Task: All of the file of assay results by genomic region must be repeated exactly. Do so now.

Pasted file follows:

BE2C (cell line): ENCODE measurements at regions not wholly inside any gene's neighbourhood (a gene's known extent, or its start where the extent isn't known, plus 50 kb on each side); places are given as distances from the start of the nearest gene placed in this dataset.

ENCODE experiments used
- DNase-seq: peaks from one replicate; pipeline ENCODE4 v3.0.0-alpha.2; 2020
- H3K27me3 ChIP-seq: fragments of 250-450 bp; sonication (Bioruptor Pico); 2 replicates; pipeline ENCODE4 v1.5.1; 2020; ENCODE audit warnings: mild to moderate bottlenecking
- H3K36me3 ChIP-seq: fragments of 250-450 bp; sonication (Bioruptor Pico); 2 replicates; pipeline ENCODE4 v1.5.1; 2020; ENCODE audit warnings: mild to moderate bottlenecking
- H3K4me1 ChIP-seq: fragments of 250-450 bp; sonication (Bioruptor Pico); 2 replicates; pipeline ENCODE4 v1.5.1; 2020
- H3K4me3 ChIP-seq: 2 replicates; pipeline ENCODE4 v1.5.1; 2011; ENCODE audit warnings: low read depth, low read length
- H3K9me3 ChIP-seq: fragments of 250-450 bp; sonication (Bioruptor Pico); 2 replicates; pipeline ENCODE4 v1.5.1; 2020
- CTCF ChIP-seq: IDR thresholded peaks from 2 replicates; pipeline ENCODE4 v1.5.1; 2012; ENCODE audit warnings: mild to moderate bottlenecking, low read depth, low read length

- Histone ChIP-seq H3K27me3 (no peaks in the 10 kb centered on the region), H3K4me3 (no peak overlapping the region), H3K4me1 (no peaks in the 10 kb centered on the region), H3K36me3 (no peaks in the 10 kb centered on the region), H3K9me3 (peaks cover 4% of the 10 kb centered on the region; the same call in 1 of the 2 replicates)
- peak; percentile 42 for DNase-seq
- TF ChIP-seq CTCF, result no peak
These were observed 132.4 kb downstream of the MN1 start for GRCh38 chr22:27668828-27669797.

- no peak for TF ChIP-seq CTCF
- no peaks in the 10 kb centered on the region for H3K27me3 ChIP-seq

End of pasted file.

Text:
BE2C (cell line): ENCODE measurements at regions not wholly inside any gene's neighbourhood (a gene's known extent, or its start where the extent isn't known, plus 50 kb on each side); places are given as distances from the start of the nearest gene placed in this dataset.

ENCODE experiments used
- DNase-seq: peaks from one replicate; pipeline ENCODE4 v3.0.0-alpha.2; 2020
- H3K27me3 ChIP-seq: fragments of 250-450 bp; sonication (Bioruptor Pico); 2 replicates; pipeline ENCODE4 v1.5.1; 2020; ENCODE audit warnings: mild to moderate bottlenecking
- H3K36me3 ChIP-seq: fragments of 250-450 bp; sonication (Bioruptor Pico); 2 replicates; pipeline ENCODE4 v1.5.1; 2020; ENCODE audit warnings: mild to moderate bottlenecking
- H3K4me1 ChIP-seq: fragments of 250-450 bp; sonication (Bioruptor Pico); 2 replicates; pipeline ENCODE4 v1.5.1; 2020
- H3K4me3 ChIP-seq: 2 replicates; pipeline ENCODE4 v1.5.1; 2011; ENCODE audit warnings: low read depth, low read length
- H3K9me3 ChIP-seq: fragments of 250-450 bp; sonication (Bioruptor Pico); 2 replicates; pipeline ENCODE4 v1.5.1; 2020
- CTCF ChIP-seq: IDR thresholded peaks from 2 replicates; pipeline ENCODE4 v1.5.1; 2012; ENCODE audit warnings: mild to moderate bottlenecking, low read depth, low read length

- Histone ChIP-seq H3K27me3 (no peaks in the 10 kb centered on the region), H3K4me3 (no peak overlapping the region), H3K4me1 (no peaks in the 10 kb centered on the region), H3K36me3 (no peaks in the 10 kb centered on the region), H3K9me3 (peaks cover 4% of the 10 kb centered on the region; the same call in 1 of the 2 replicates)
- peak; percentile 42 for DNase-seq
- TF ChIP-seq CTCF, result no peak
These were observed 132.4 kb downstream of the MN1 start for GRCh38 chr22:27668828-27669797.

- no peak for TF ChIP-seq CTCF
- no peaks in the 10 kb centered on the region for H3K27me3 ChIP-seq